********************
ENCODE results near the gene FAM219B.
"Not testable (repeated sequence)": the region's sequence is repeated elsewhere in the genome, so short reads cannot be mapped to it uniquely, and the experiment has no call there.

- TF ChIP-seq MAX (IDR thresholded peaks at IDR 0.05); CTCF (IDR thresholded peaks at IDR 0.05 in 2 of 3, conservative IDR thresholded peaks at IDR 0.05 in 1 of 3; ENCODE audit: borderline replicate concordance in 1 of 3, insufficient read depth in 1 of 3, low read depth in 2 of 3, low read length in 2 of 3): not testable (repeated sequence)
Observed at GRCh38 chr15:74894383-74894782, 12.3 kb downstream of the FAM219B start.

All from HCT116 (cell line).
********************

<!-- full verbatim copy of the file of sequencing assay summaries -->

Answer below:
ENCODE results near the gene FAM219B.
"Not testable (repeated sequence)": the region's sequence is repeated elsewhere in the genome, so short reads cannot be mapped to it uniquely, and the experiment has no call there.

- TF ChIP-seq MAX (IDR thresholded peaks at IDR 0.05); CTCF (IDR thresholded peaks at IDR 0.05 in 2 of 3, conservative IDR thresholded peaks at IDR 0.05 in 1 of 3; ENCODE audit: borderline replicate concordance in 1 of 3, insufficient read depth in 1 of 3, low read depth in 2 of 3, low read length in 2 of 3): not testable (repeated sequence)
Observed at GRCh38 chr15:74894383-74894782, 12.3 kb downstream of the FAM219B start.

All from HCT116 (cell line).